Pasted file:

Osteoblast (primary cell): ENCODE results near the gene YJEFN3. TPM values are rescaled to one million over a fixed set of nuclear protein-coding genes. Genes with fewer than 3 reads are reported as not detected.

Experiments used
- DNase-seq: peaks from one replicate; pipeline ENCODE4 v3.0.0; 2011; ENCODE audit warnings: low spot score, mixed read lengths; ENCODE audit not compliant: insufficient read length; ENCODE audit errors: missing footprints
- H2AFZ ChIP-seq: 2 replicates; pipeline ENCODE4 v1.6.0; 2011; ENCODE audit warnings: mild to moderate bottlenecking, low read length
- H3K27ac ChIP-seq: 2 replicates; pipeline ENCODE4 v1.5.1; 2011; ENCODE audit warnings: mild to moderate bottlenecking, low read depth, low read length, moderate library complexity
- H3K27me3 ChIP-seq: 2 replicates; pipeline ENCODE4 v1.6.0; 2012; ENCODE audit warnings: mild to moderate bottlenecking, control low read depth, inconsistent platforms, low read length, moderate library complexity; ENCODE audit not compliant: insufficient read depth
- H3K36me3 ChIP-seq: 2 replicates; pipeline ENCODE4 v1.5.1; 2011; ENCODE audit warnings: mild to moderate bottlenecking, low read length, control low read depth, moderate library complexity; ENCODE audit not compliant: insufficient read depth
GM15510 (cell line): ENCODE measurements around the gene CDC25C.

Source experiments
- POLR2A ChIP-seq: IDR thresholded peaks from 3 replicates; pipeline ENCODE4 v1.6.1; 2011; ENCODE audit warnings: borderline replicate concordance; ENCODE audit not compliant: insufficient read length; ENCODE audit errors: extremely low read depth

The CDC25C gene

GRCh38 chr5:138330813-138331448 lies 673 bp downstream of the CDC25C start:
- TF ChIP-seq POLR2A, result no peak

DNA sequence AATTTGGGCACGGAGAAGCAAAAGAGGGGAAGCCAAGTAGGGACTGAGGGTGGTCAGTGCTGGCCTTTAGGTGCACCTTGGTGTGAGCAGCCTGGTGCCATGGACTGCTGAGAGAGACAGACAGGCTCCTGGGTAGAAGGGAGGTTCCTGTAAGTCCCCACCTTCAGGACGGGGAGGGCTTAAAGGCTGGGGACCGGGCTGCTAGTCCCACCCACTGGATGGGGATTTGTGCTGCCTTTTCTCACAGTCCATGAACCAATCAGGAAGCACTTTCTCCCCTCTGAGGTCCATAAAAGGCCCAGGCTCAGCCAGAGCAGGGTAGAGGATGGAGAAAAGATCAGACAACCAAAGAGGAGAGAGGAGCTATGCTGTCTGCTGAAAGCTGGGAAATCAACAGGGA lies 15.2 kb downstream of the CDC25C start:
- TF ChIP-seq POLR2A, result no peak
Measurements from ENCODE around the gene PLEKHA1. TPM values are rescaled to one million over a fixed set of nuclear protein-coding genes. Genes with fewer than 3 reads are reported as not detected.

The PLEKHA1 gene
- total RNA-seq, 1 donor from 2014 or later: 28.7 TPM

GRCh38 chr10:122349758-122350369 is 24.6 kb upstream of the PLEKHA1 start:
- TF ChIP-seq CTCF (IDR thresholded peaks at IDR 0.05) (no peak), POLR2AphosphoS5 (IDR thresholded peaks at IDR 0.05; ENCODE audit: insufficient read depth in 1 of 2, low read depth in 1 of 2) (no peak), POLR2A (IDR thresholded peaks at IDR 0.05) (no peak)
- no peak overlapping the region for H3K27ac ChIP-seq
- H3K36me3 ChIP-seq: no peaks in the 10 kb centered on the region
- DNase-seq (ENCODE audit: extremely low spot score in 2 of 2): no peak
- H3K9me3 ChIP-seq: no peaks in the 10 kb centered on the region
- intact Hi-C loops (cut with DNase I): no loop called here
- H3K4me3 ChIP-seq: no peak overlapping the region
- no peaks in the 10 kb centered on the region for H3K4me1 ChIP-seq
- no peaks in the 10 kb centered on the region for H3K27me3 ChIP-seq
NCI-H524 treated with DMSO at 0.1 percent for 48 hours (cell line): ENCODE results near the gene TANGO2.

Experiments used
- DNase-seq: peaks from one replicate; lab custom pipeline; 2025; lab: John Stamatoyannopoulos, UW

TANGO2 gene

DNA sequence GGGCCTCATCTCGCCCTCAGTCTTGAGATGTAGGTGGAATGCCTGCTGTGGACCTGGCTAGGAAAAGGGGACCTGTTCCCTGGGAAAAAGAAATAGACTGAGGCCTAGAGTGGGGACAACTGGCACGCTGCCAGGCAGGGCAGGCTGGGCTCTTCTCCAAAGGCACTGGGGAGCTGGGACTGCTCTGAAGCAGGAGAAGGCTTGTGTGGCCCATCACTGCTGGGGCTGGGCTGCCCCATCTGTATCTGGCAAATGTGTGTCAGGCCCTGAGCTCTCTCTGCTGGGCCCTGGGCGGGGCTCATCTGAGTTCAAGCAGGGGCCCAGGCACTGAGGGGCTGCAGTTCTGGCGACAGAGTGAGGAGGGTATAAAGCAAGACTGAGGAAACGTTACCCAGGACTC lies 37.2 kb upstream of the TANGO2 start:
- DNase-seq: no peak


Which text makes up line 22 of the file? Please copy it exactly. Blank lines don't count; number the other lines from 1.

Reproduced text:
- H3K36me3 ChIP-seq: no peaks in the 10 kb centered on the region